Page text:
In its native environment and native climate, an ash tree is a species in perfect balance within its ecosystem. As one of the first trees to spring back after a forest fire, ash trees are very tolerant of the high alkali content of post-fire ashes, and in turn they help to moderate the post-fire pH for other tree species. They prefer deep, moist but well-drained soils, but can manage so long as the soil does not dry out entirely. Their leaves are food for several species of caterpillar, which will later fill the forest with butterflies and moths. Eastern North America is home to seven species of ash tree.
It takes generations for a species to adapt so perfectly to their environment. When rain patterns, temperature extremes, and soils change, that change is usually so gradual that the local species are able to adapt, or to spread their seeds into areas more suited to their original conditions. However, if climate change happens too rapidly, it can stress local species beyond their ability to adapt, increasing their susceptibility to predatory insects and disease. It can even bring about the extinction of the species.
The western parts of the Great Lakes region are gradually becoming drier. Lake Superior is the engine which drives the Great Lakes ecosystem. Since 1979, the surface temperature of Lake Superior has risen by 4.5 degrees Fahrenheit. As ice cover is reduced, the lake becomes even warmer. This in turn increases lake evaporation, resulting in a gradual lowering of lake level. A record low water level was recorded in September 2007. If current trends continue, Lake Superior could become completely ice-free by 2040. Although this would make winters in the region generally milder, it would also increase the amount of snow belt precipitation while shifting other forms of precipitation further east. As the air becomes drier, rainfall outside the belt regions would decrease and the region would become subject to greater extremes of temperature, which are not well tolerated by ash trees.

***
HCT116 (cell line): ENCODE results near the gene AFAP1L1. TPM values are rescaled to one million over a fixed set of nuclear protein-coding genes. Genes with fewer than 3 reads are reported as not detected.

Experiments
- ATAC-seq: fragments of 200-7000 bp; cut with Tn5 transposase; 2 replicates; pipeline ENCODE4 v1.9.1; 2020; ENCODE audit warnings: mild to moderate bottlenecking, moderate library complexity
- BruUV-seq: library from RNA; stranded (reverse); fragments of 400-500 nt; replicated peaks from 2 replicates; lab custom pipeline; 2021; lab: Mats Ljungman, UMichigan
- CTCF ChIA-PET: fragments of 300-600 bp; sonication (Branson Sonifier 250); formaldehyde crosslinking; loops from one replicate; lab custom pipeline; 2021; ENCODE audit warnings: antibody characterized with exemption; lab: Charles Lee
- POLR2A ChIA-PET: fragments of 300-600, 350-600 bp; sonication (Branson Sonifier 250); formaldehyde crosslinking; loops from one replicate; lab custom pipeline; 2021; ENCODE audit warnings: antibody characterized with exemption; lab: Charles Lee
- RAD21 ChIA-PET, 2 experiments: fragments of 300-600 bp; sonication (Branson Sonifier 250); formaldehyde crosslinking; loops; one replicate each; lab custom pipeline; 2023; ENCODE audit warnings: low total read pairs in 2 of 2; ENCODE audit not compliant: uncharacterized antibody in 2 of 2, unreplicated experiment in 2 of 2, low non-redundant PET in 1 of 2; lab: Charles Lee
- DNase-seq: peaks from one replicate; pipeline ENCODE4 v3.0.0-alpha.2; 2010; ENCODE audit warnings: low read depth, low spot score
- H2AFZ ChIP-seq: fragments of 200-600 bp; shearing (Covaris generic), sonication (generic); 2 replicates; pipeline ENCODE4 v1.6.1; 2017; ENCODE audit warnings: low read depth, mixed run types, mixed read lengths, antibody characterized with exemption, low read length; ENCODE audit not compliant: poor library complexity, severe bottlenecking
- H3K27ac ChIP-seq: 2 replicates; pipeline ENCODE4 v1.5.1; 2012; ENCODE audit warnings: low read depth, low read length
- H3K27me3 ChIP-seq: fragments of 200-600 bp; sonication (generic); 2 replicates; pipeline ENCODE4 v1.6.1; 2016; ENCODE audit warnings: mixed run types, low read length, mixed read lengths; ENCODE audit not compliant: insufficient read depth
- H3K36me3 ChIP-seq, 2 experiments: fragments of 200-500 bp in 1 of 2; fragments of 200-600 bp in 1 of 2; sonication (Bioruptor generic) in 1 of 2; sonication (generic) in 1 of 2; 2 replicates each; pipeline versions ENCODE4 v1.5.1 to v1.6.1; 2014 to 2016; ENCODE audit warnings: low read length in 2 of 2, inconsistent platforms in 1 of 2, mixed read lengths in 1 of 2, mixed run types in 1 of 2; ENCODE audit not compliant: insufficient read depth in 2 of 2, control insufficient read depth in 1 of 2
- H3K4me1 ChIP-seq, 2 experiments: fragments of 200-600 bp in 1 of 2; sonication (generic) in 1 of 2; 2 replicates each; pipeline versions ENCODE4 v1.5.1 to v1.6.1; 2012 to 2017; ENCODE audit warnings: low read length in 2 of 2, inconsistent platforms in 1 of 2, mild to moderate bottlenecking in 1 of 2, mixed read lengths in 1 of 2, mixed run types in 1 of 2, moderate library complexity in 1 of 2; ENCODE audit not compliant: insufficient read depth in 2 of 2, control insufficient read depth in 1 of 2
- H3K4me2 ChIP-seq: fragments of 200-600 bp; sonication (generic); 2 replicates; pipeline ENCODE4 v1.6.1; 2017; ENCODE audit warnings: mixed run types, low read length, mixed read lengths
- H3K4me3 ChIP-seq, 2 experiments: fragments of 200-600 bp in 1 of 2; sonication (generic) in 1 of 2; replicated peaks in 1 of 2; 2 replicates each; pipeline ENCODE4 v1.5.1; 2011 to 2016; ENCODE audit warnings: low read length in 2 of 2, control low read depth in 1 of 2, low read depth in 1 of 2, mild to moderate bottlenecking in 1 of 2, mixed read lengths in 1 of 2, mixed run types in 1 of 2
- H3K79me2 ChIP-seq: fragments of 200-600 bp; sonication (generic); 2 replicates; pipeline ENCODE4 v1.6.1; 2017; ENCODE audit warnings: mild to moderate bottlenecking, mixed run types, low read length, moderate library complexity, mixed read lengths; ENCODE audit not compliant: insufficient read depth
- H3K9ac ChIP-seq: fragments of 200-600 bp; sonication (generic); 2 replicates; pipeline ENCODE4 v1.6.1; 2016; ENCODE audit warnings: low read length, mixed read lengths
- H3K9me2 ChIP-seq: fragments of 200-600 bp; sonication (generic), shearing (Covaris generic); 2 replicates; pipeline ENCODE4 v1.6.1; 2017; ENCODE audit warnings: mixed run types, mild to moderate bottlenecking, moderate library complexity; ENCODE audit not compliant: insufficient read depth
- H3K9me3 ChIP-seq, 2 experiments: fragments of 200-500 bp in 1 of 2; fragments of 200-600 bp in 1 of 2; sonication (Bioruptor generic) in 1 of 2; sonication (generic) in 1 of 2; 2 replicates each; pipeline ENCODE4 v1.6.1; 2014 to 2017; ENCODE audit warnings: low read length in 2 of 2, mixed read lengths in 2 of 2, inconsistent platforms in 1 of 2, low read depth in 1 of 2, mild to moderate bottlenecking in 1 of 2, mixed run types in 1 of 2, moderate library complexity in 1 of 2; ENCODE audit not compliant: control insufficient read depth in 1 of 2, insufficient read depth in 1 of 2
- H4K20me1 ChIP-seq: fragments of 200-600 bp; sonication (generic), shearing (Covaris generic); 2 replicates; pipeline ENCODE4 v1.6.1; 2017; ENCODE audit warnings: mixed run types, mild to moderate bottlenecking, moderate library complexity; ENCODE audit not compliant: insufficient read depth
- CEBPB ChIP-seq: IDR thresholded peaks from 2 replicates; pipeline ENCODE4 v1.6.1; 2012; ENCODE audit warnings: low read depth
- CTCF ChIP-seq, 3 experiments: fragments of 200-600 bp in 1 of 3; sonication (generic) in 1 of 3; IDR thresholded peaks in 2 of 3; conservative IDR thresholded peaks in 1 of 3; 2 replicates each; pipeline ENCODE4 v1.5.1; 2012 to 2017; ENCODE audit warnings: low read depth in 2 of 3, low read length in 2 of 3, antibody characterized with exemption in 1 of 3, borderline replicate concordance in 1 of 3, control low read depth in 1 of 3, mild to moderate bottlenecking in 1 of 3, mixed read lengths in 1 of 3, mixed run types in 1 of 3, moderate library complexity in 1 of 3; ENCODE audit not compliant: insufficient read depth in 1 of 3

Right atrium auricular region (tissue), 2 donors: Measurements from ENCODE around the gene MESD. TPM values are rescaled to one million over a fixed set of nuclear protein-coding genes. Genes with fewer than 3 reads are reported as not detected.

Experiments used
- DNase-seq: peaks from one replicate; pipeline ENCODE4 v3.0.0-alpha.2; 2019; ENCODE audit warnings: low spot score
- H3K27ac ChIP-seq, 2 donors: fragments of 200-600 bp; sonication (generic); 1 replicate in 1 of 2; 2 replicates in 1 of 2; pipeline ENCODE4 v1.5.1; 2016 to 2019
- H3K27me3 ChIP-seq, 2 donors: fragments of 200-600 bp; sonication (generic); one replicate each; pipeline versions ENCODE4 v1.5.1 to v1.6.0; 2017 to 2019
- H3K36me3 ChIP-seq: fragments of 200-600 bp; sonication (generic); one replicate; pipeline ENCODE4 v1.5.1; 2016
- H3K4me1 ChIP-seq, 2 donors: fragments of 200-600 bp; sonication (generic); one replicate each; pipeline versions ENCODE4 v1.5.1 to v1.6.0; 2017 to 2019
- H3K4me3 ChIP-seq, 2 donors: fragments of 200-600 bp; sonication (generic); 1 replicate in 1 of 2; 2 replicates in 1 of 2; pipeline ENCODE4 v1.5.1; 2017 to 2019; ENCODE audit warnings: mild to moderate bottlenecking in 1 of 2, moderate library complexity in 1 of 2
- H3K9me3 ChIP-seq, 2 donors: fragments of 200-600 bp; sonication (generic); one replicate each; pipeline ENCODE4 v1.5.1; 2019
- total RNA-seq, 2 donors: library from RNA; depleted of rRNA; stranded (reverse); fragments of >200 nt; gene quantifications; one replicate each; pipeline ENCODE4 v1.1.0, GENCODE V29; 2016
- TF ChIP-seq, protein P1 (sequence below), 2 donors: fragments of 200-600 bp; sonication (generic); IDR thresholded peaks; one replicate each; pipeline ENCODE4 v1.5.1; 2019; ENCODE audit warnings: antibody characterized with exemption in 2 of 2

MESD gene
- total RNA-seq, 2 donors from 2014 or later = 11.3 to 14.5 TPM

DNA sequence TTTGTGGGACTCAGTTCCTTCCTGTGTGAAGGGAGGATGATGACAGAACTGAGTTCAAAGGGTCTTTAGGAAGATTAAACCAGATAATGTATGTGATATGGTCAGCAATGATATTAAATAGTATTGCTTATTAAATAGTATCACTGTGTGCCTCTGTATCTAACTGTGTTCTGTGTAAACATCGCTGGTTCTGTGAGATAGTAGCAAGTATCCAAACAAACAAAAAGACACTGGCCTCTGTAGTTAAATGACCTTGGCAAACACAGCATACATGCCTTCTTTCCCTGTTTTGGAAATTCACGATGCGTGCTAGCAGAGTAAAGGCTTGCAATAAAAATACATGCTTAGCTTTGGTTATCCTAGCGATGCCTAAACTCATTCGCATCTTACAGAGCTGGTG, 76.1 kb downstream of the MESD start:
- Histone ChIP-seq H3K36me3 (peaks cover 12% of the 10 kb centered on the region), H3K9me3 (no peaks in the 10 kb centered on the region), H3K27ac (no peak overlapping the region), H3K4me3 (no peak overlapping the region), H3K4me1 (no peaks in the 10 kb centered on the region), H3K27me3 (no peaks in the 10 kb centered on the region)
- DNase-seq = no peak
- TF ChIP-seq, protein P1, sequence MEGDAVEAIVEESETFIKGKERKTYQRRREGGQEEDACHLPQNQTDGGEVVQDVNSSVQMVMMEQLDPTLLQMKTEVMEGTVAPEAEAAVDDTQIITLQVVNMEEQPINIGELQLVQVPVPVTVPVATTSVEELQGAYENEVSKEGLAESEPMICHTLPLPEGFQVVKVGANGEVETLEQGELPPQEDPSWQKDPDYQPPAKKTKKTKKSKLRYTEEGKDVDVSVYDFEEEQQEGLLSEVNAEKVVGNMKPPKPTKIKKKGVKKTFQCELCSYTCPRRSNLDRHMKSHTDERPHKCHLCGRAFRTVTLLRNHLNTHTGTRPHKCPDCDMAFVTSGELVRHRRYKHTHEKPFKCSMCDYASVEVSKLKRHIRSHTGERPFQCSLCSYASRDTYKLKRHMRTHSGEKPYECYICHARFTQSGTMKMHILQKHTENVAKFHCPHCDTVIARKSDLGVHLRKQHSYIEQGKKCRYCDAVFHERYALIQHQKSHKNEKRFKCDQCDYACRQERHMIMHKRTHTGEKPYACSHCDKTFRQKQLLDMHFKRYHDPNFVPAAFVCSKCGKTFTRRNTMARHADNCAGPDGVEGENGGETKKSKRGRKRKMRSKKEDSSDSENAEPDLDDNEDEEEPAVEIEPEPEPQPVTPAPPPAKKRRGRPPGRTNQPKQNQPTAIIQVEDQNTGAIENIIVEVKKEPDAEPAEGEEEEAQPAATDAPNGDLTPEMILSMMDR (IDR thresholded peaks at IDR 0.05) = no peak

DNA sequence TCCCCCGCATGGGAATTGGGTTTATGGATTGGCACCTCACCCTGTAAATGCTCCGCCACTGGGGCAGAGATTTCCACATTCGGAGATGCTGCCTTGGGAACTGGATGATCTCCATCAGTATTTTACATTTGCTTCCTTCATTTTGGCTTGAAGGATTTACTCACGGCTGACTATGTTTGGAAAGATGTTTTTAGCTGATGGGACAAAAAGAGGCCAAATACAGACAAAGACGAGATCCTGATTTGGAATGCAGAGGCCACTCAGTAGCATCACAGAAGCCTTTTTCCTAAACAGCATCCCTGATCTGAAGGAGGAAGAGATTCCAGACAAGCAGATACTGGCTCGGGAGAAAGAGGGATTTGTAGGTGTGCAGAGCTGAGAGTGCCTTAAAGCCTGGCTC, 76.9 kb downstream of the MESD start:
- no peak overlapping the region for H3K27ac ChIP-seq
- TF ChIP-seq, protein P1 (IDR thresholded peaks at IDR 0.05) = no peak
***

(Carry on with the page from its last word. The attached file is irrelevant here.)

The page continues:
Ash trees which are stressed due to temperature extremes and drought become vulnerable to opportunistic insects such as the cottony psyllid, a sap-sucking insect originally native to Europe but which has now become well established across the Plains. The cottony psyllid thrives on warmer temperatures. Since they have no local predator capable of keeping them in check, the only thing that can slow their spread is a bitterly cold winter, with at least a week of temperatures lower than -30 degrees Fahrenheit.
The presence of the emerald ash borer in North America is not linked to climate change. Like the cottony psyllid, the emerald ash borer came as a hitchhiker on a boat from native climates similar to those of the Great Lakes region, where it quickly gained a foothold. However, the spread of the emerald ash borer is governed by climate tolerance, both for itself and for the ash trees on which it feeds. In traditionally cold winters, the emerald ash borer's life cycle lasts for two years. When the winter is warmer, the insect matures and is ready to fly on to new trees in only one year.
To find conditions similar to its previous environment, the ash tree would have to migrate further north and east, into the boreal forests and in places which, until recently, held permafrost. However, the soils in that part of the continent are much more acidic than what the ash tree comfortably tolerates, and cannot yet hold and drain moisture in the same way as the soils of the Midwest. For now, the future of the ash tree in eastern North America remains in doubt.